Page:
“It’s a good movement and it’s good for the country and especially now that we’re getting young people involved … young people are marching for their future and their freedom,” Rose said. “I would do anything I can to support them anyway that I can.”
The statue — erected in April 1965 — features a bearded Confederate soldier in uniform; inscribed on his belt buckle are the letters “C.S.A”. He is seen gripping the barrel of his rifle with both hands as the butt of his weapon sits at his feet. The soldier stands atop a square base with an engraving that reads, “In memory of the heroic Confederate Soldiers of Nelson County who served in the War Between the States, 1861-1865. ‘Love makes memory eternal.’”
Unlike other monuments featuring Confederate generals, leaders or other prominent figures in the Confederate army, the statue in Nelson County depicts a nameless private and is meant to serve as a tribute to Confederate soldiers in the county, according to historical documents provided by the Nelson County Administrator’s office.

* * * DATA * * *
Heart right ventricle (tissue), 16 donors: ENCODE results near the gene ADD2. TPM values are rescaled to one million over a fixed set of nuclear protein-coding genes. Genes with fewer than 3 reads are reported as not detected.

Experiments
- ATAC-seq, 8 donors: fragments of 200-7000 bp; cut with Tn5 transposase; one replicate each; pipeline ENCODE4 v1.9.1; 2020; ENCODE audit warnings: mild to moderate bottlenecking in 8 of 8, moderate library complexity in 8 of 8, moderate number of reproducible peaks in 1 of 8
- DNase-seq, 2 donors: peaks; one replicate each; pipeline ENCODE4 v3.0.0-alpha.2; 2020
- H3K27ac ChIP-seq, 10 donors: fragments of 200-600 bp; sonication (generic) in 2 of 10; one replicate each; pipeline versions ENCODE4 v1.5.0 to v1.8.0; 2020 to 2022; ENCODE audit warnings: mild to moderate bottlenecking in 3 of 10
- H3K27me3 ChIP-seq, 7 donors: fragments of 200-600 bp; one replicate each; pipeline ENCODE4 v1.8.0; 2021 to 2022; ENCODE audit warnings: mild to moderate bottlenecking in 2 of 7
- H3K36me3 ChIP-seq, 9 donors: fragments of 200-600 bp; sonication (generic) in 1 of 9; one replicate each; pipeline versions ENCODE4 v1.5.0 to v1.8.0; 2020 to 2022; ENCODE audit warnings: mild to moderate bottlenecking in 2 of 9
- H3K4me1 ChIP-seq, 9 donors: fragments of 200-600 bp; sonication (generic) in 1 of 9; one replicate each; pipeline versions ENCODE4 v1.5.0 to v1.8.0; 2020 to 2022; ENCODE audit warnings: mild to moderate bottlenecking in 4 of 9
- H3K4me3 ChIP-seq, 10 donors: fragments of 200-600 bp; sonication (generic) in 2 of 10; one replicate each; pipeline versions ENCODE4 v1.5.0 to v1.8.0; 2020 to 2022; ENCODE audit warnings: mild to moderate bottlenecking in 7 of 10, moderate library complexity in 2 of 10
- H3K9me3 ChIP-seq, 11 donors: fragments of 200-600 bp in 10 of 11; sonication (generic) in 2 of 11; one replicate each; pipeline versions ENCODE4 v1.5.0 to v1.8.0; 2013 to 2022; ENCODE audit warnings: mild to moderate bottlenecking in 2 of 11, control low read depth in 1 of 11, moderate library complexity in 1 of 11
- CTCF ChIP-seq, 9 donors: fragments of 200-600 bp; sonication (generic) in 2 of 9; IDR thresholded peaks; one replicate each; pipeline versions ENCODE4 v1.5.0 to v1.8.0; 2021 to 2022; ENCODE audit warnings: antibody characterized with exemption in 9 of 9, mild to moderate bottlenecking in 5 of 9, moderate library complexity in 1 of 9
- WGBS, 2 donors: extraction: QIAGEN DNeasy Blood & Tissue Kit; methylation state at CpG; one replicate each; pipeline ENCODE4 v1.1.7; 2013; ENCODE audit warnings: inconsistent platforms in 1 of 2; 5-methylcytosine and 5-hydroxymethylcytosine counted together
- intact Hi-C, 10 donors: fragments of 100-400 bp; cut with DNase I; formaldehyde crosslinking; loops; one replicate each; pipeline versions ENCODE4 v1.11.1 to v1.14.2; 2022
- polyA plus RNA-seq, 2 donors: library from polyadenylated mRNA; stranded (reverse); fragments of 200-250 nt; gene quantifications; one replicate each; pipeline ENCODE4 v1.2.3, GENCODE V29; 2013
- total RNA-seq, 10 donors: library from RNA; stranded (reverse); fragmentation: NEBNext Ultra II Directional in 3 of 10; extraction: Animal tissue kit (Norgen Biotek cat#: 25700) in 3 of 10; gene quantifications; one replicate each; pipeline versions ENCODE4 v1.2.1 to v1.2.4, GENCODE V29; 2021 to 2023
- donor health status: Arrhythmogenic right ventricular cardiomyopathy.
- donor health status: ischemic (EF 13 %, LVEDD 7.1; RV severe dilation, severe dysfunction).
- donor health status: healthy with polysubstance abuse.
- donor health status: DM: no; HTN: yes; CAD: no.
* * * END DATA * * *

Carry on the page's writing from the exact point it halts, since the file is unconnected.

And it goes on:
South District Supervisor Robert Barton — who taught African American history for more than a dozen years at Nelson County High School — said the distinction of being a common soldier is one of the reasons why he is reluctant to support the statue’s removal. In his eyes, it represents “tragedy, not glorification.”
“When I see that statue, I see tragedy; I see victims. To me it’s something difficult ... to get rid of because it represents a victim. The Civil War was the greatest tragedy in American history by far. Nothing compares to it,” Barton said.
“I’m very sympathetic of what Rev. Rose had to say. I understand the feelings of seeing [the] statue, but to me it’s important that that statue is not a statue of a general, it’s a statue of a soldier and soldiers have paid prices for a long time.”